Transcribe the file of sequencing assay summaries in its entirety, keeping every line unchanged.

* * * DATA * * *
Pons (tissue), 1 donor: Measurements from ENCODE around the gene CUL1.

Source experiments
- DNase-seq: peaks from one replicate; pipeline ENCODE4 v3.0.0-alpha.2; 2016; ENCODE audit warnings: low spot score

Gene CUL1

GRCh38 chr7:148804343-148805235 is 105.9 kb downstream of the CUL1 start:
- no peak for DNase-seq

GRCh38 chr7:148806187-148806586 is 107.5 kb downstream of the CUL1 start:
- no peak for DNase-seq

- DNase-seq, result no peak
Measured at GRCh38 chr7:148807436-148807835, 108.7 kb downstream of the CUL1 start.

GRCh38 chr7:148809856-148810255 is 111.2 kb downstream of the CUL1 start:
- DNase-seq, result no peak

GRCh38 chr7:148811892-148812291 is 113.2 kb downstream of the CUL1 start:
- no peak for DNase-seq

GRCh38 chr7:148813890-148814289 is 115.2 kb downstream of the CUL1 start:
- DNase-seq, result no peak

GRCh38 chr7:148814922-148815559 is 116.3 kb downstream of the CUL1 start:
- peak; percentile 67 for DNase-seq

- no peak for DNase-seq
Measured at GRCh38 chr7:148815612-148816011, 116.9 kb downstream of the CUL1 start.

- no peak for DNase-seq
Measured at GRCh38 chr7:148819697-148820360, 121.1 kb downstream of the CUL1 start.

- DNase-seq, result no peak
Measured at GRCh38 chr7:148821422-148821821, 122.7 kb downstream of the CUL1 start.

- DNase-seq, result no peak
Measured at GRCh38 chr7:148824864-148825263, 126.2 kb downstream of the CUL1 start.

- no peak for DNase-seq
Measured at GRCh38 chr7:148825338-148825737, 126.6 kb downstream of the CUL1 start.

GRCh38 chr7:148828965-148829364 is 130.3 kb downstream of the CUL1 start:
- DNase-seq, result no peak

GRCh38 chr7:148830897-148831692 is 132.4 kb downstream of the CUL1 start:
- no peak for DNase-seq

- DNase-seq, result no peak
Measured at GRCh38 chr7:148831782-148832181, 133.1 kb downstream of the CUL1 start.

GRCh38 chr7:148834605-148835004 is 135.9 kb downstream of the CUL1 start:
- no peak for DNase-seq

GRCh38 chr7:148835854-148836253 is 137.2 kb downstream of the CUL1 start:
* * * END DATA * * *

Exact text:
Pons (tissue), 1 donor: Measurements from ENCODE around the gene CUL1.

Source experiments
- DNase-seq: peaks from one replicate; pipeline ENCODE4 v3.0.0-alpha.2; 2016; ENCODE audit warnings: low spot score

Gene CUL1

GRCh38 chr7:148804343-148805235 is 105.9 kb downstream of the CUL1 start:
- no peak for DNase-seq

GRCh38 chr7:148806187-148806586 is 107.5 kb downstream of the CUL1 start:
- no peak for DNase-seq

- DNase-seq, result no peak
Measured at GRCh38 chr7:148807436-148807835, 108.7 kb downstream of the CUL1 start.

GRCh38 chr7:148809856-148810255 is 111.2 kb downstream of the CUL1 start:
- DNase-seq, result no peak

GRCh38 chr7:148811892-148812291 is 113.2 kb downstream of the CUL1 start:
- no peak for DNase-seq

GRCh38 chr7:148813890-148814289 is 115.2 kb downstream of the CUL1 start:
- DNase-seq, result no peak

GRCh38 chr7:148814922-148815559 is 116.3 kb downstream of the CUL1 start:
- peak; percentile 67 for DNase-seq

- no peak for DNase-seq
Measured at GRCh38 chr7:148815612-148816011, 116.9 kb downstream of the CUL1 start.

- no peak for DNase-seq
Measured at GRCh38 chr7:148819697-148820360, 121.1 kb downstream of the CUL1 start.

- DNase-seq, result no peak
Measured at GRCh38 chr7:148821422-148821821, 122.7 kb downstream of the CUL1 start.

- DNase-seq, result no peak
Measured at GRCh38 chr7:148824864-148825263, 126.2 kb downstream of the CUL1 start.

- no peak for DNase-seq
Measured at GRCh38 chr7:148825338-148825737, 126.6 kb downstream of the CUL1 start.

GRCh38 chr7:148828965-148829364 is 130.3 kb downstream of the CUL1 start:
- DNase-seq, result no peak

GRCh38 chr7:148830897-148831692 is 132.4 kb downstream of the CUL1 start:
- no peak for DNase-seq

- DNase-seq, result no peak
Measured at GRCh38 chr7:148831782-148832181, 133.1 kb downstream of the CUL1 start.

GRCh38 chr7:148834605-148835004 is 135.9 kb downstream of the CUL1 start:
- no peak for DNase-seq

GRCh38 chr7:148835854-148836253 is 137.2 kb downstream of the CUL1 start: